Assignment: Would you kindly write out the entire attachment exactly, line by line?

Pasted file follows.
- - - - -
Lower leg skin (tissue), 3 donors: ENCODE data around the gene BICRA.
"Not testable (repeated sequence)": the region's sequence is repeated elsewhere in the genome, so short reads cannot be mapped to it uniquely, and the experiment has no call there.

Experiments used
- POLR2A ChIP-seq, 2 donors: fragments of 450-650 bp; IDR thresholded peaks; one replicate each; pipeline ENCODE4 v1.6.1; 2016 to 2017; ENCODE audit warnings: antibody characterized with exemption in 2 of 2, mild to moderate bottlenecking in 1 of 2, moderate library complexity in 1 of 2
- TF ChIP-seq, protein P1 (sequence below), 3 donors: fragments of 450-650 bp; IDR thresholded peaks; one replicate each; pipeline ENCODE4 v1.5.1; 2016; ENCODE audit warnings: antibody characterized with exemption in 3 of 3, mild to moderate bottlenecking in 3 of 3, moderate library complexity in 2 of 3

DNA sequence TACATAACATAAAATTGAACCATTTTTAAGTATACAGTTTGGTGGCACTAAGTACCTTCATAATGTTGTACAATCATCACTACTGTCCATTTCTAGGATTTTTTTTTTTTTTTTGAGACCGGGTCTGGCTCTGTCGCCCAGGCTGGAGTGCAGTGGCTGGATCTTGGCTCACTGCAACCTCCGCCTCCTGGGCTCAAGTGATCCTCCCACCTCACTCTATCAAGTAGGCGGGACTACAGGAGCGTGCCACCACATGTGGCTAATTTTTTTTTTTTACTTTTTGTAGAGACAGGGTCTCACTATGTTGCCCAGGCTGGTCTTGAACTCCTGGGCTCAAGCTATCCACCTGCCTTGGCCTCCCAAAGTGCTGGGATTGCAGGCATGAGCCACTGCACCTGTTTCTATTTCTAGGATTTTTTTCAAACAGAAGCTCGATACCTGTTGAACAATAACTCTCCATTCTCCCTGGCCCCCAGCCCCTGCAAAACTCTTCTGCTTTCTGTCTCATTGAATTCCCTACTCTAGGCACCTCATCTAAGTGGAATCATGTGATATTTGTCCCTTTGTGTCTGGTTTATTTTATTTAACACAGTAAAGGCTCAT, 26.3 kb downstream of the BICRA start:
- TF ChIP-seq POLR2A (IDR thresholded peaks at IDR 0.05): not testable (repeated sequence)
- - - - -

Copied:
Lower leg skin (tissue), 3 donors: ENCODE data around the gene BICRA.
"Not testable (repeated sequence)": the region's sequence is repeated elsewhere in the genome, so short reads cannot be mapped to it uniquely, and the experiment has no call there.

Experiments used
- POLR2A ChIP-seq, 2 donors: fragments of 450-650 bp; IDR thresholded peaks; one replicate each; pipeline ENCODE4 v1.6.1; 2016 to 2017; ENCODE audit warnings: antibody characterized with exemption in 2 of 2, mild to moderate bottlenecking in 1 of 2, moderate library complexity in 1 of 2
- TF ChIP-seq, protein P1 (sequence below), 3 donors: fragments of 450-650 bp; IDR thresholded peaks; one replicate each; pipeline ENCODE4 v1.5.1; 2016; ENCODE audit warnings: antibody characterized with exemption in 3 of 3, mild to moderate bottlenecking in 3 of 3, moderate library complexity in 2 of 3

DNA sequence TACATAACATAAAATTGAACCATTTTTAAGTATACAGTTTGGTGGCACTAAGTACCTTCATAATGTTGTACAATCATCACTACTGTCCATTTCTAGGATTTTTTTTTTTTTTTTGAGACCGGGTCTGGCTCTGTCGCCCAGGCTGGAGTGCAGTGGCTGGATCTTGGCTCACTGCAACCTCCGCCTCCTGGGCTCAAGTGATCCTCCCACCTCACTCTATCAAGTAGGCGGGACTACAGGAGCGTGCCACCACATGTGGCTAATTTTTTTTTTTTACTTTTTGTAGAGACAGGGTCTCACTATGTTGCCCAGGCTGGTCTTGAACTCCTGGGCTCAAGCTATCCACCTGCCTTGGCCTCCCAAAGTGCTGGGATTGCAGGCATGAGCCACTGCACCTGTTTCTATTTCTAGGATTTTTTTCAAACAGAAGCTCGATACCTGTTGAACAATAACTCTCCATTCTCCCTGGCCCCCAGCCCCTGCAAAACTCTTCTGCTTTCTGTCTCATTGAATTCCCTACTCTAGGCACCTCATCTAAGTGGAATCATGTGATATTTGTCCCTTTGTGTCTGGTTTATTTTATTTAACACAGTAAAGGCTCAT, 26.3 kb downstream of the BICRA start:
- TF ChIP-seq POLR2A (IDR thresholded peaks at IDR 0.05): not testable (repeated sequence)